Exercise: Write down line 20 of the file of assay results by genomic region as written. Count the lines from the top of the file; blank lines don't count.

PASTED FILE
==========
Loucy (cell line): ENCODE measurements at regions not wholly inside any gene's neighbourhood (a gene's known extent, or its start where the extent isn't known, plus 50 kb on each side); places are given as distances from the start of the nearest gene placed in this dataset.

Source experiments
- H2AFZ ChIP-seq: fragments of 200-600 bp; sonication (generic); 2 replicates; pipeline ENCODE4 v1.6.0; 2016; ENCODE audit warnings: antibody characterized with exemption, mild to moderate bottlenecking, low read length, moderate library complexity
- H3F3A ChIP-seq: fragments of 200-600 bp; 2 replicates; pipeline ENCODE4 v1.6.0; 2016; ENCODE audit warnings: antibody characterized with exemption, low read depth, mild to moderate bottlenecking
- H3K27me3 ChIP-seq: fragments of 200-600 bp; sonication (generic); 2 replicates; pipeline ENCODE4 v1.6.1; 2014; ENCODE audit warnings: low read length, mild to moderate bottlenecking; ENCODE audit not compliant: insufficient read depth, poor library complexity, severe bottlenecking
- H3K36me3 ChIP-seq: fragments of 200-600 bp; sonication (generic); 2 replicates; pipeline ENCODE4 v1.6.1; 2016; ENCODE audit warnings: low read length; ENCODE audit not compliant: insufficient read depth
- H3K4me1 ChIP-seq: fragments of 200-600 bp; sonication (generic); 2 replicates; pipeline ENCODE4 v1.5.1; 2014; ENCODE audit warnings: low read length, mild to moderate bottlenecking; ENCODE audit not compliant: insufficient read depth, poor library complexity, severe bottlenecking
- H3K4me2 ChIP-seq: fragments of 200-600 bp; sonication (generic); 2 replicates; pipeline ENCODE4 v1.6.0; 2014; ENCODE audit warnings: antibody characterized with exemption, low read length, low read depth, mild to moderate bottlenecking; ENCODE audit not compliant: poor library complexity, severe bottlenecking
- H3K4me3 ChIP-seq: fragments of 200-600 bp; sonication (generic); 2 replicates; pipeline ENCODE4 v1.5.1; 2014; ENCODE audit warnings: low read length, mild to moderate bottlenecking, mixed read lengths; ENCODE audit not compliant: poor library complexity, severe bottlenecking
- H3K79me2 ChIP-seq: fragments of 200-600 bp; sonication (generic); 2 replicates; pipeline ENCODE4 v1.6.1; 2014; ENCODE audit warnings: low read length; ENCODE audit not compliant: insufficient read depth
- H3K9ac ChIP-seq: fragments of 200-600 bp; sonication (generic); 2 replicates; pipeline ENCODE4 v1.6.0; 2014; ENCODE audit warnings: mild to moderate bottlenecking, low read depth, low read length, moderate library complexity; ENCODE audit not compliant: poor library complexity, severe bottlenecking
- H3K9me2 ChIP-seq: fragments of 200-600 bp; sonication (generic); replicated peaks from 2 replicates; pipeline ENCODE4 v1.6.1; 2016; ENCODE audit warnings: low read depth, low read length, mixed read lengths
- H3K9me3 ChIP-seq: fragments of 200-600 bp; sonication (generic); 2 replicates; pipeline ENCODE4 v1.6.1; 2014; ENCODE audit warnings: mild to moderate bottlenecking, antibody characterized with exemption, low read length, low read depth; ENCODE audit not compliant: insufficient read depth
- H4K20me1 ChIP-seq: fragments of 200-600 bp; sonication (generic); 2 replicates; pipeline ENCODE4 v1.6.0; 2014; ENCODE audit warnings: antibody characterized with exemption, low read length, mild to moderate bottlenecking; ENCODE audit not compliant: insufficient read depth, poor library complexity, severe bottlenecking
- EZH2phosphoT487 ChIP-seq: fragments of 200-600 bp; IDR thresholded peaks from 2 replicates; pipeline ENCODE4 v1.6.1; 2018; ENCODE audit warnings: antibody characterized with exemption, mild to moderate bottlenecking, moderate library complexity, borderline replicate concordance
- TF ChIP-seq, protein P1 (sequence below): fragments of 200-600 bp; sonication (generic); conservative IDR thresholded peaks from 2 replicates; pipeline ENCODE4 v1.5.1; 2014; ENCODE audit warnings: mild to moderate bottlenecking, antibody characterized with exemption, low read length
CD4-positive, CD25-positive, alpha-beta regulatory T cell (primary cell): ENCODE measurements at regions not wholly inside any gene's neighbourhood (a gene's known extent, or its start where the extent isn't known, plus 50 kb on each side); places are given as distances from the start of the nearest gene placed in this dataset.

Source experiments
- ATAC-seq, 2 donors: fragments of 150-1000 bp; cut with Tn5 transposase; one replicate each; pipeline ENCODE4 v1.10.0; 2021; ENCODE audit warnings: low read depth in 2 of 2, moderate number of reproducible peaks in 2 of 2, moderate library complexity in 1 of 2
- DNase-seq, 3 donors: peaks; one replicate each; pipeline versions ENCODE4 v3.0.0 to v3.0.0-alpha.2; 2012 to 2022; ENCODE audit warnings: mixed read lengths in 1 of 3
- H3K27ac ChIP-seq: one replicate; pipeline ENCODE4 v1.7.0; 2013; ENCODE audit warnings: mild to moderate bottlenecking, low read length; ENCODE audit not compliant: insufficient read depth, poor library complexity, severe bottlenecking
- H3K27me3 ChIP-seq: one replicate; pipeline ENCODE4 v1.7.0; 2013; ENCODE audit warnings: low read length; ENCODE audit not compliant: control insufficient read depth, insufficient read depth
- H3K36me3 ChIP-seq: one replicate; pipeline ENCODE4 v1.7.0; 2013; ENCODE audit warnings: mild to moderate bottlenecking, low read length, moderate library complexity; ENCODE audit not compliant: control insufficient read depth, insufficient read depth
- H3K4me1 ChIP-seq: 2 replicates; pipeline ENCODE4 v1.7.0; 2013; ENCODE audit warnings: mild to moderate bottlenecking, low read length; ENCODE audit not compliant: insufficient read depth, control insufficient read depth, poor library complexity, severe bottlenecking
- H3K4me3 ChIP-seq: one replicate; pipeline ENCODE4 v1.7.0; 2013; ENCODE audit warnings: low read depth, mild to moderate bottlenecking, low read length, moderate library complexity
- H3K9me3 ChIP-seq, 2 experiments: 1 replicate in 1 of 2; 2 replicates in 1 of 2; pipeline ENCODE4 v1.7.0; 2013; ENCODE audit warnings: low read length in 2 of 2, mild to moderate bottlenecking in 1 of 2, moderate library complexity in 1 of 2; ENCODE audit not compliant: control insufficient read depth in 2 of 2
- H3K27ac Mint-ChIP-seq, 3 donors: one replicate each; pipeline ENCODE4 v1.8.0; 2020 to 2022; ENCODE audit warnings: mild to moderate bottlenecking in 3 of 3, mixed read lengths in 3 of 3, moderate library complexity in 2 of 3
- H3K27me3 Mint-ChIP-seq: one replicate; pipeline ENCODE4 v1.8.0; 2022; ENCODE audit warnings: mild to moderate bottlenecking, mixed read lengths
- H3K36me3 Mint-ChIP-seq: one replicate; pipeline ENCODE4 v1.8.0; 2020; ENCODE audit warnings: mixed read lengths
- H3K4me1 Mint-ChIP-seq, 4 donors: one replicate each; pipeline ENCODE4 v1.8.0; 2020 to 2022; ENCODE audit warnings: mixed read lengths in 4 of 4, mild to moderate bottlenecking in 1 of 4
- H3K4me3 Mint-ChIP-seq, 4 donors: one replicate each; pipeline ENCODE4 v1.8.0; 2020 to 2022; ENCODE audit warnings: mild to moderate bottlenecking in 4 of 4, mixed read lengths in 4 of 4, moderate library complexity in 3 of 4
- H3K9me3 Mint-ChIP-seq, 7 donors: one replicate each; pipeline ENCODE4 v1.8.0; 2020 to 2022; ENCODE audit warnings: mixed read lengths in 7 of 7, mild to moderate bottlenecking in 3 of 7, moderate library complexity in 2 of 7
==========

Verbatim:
- DNase-seq, 3 donors: peaks; one replicate each; pipeline versions ENCODE4 v3.0.0 to v3.0.0-alpha.2; 2012 to 2022; ENCODE audit warnings: mixed read lengths in 1 of 3